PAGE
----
Aging prison population a complex issue
Aging prison population a complex issue
There is less truth today in the saying that many men stop committing crime because of "a job, and the love of a good woman".
Kim Workman, Project Leader of the Rethinking Crime and Punishment Project, was commenting on today's Department of Corrections report which showed that growth in overall prisoner numbers has almost entirely been amongst older offenders. In 1980, prisoners aged 30 years and over made up 20% of the sentenced population; they now comprise 58% of the total.
"There are a number of factors which are contributing to the aging prison population, and only part of has to do with the increased length of prison sentences."
"Three decades ago, most male prisoners between the age of 25 30 years were in a stable relationship. This was a major factor in motivating them to desist from crime, particularly if children were involved. That has changed dramatically. Men, especially those who live on the poverty line, are more likely to have a string of relationships over time. While they have children to successive partners, the couples do not commit to each other long term. Even if they are in a stable relationship at the time of being sentenced, the longer sentences being imposed make it more likely that the relationship will not survive the sentence. Over 50% of all relationships disintegrate during a prison sentence."
Celia Lashlie, a member of the Rethinking 'think tank' agrees. "There is much more mobility and acceptance of having a succession of partners in society at-large today, which in turn can mean a more casual approach to relationship building is being taken by some. Because women are also mobile, it is easy enough for a man to find a partner following release from prison. If there is no commitment to the relationship, there is no commitment to living a stable, crime free existence. On the positive side, women are less willing to continue in a violent, abusive relationship than was historically the case."
Both agree that once released, prisoners are
tolerated less within the community than was once the case.
"In recent times we have become much more than ever before a
country of "haves" and "have nots", a real gap now existing
between the rich and the poor" explains Celia, "a reality
that is increasingly aggravated by a punitive streak that
exists within some in our society who cling to the mythology
that this is a land of equal opportunity, a place where
everyone can make it IF they try. Employers and community
members are less willing to support prisoners who want to
rebuild their lives. The jobs available are usually casual
or temporary, paying minimum wages. Given a choice, many
older prisoners find it too tough to break out of old habits
and return to the easy money involved in minor crime, or
drug dealing. They may have the dream of a different life,
but to make it real, they need hope, real hope, and I think
that has become a commodity many in the community are no
longer willing to offer them"
Both have ideas about how it might be possible to break the cycle. "The prisoner's reintegration strategy should start on the first day of their sentence" said Kim. " The Department of Corrections has yet to develop a comprehensive prisoner reintegration strategy especially one that manages prisoner reintegration during the prison sentence. Family and whanau relationships should be sustained over the duration of the sentence otherwise we risk the children of prisoners from becoming the prisoners of tomorrow. That would involve a pro-active approach encouraging whanau visits, holding whanau days, providing expanded parenting courses, and relationship counselling prior to release."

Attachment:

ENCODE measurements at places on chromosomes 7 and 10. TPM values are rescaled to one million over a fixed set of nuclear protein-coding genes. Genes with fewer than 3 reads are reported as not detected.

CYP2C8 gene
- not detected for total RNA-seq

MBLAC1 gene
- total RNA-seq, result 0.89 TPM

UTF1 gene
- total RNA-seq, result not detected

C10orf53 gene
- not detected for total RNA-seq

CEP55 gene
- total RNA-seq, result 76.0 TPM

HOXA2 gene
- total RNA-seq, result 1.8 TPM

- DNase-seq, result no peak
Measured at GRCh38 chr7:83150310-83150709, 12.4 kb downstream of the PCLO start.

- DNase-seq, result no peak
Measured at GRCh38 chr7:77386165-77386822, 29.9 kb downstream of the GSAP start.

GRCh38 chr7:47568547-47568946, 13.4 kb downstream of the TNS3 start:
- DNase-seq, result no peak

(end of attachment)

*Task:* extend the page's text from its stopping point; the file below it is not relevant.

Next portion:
"If marriage relationships are no longer the norm, then we should focus on developing other systems of support and accountability. Where an ex-prisoner has a group of people prepared to commit over the long term, or the prisoner finds a raison d'etre for living, it becomes a lot easier. The acquisition of skill, a spiritual or cultural belief system, or membership in an organisation, can make all the difference."
For Celia, a major area of focus is the women in prison, a forgotten group of people whom the Department of Corrections continues to pay minimal attention to. Many of these women are, despite their very best intentions, raising the criminals of the next generation. "Give these women hope, show them that their decisions matter, that they are the ones who will determine the level of opportunity their children will experience in their lives and miracles will happen. It takes a village to raise a child and sitting at the centre of the villages the children most at-risk are living in are women, strong women who can with the right level of support, be major agents of change".
The real challenge however, is how to change the attitude of employers, community stakeholders and the public toward those prisoners who want to go straight. "In comparatively repressive countries such as Singapore, they recognise that prisoners deserve a second chance, and employers are treated as civic heroes if they support prisoners to succeed. The real issue is not employment and accommodation it is community stigmatisation", said Kim